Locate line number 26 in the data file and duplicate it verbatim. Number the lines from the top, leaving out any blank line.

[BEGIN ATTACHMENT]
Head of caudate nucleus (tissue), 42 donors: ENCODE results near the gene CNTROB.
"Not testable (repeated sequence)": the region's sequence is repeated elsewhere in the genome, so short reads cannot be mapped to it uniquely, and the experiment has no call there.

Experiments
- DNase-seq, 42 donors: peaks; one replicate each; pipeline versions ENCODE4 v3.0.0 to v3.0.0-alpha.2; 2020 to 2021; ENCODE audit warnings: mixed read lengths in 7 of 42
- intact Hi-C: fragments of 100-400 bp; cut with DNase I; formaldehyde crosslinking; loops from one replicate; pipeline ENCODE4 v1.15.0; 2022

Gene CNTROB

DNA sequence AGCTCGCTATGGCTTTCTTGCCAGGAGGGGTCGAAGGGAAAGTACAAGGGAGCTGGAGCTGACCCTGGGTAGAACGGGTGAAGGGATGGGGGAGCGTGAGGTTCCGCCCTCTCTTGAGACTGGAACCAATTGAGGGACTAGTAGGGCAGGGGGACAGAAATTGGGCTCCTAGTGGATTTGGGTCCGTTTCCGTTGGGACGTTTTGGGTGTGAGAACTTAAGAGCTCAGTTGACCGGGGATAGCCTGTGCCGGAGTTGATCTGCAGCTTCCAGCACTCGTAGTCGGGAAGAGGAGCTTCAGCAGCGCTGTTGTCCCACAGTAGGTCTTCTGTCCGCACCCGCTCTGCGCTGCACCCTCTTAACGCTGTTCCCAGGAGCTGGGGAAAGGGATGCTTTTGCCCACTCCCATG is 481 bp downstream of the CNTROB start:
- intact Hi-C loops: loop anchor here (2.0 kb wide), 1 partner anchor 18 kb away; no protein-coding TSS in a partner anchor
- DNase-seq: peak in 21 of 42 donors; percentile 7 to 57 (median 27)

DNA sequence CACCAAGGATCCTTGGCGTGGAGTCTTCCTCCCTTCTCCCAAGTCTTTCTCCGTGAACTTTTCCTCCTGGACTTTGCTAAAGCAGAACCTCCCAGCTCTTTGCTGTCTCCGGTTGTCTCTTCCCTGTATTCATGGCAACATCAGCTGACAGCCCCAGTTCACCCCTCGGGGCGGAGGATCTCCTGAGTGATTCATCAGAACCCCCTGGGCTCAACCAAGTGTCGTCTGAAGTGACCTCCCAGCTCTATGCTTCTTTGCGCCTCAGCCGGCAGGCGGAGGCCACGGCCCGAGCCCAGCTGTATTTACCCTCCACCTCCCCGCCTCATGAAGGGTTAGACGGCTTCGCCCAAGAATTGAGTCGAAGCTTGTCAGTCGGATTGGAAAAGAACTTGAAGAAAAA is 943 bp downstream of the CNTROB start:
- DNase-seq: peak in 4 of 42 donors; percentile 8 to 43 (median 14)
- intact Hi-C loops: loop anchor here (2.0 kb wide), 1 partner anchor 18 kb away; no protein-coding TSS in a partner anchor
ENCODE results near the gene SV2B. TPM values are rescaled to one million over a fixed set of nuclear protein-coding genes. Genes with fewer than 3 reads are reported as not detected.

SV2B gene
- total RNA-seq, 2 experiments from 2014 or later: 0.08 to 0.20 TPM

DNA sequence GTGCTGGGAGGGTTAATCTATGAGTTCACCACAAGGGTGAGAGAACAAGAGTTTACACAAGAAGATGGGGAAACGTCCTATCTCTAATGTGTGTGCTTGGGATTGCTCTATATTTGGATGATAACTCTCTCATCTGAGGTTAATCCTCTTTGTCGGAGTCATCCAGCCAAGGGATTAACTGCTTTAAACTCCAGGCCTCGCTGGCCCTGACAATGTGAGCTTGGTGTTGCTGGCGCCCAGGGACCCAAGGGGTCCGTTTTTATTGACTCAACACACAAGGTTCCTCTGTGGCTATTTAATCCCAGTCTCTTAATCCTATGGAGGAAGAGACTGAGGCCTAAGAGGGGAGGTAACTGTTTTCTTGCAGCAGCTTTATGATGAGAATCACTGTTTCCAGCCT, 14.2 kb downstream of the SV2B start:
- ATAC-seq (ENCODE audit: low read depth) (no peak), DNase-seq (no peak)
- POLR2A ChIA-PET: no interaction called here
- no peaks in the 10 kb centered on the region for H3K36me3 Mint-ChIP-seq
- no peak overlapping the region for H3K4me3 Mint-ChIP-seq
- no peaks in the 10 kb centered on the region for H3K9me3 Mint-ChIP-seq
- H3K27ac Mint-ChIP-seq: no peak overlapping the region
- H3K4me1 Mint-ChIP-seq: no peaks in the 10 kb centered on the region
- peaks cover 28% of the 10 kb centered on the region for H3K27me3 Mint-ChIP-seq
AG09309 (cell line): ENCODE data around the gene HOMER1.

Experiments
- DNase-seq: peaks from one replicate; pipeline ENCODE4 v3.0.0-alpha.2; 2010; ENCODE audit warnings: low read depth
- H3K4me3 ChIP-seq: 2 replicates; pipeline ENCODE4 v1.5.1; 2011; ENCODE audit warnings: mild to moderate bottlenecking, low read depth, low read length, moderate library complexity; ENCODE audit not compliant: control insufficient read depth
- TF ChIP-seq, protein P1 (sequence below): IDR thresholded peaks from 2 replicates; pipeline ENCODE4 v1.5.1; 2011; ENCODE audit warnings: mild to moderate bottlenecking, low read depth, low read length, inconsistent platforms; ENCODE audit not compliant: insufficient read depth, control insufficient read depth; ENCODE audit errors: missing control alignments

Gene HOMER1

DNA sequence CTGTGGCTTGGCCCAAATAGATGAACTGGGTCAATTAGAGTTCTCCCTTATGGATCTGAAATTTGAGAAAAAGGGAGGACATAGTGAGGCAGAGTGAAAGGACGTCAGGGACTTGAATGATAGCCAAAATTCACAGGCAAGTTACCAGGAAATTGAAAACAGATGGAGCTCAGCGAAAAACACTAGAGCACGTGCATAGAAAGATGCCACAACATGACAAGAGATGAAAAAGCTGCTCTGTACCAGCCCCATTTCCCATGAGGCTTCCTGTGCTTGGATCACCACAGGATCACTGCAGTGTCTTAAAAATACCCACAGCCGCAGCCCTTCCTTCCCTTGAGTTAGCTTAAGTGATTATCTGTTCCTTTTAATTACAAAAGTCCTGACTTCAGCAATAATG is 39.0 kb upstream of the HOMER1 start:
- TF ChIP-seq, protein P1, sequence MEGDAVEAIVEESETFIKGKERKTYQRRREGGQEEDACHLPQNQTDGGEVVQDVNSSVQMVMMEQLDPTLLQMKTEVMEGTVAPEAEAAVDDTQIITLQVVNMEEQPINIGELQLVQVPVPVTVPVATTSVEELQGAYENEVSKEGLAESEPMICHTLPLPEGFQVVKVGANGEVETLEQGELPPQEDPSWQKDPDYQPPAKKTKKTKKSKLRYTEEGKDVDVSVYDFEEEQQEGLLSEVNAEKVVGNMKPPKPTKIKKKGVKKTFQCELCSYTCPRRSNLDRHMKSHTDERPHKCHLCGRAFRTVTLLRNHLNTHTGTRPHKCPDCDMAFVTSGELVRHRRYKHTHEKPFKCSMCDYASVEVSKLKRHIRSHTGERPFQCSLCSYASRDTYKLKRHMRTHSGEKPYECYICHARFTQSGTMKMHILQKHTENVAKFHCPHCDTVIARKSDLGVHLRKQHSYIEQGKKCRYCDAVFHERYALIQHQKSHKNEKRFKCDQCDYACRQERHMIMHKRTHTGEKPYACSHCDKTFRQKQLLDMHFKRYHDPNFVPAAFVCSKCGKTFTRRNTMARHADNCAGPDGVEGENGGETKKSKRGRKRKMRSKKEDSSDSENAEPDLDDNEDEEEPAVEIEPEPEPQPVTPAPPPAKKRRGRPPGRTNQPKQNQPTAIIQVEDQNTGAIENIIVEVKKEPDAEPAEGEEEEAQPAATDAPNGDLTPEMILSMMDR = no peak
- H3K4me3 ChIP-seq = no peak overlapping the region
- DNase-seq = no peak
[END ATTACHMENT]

Experiments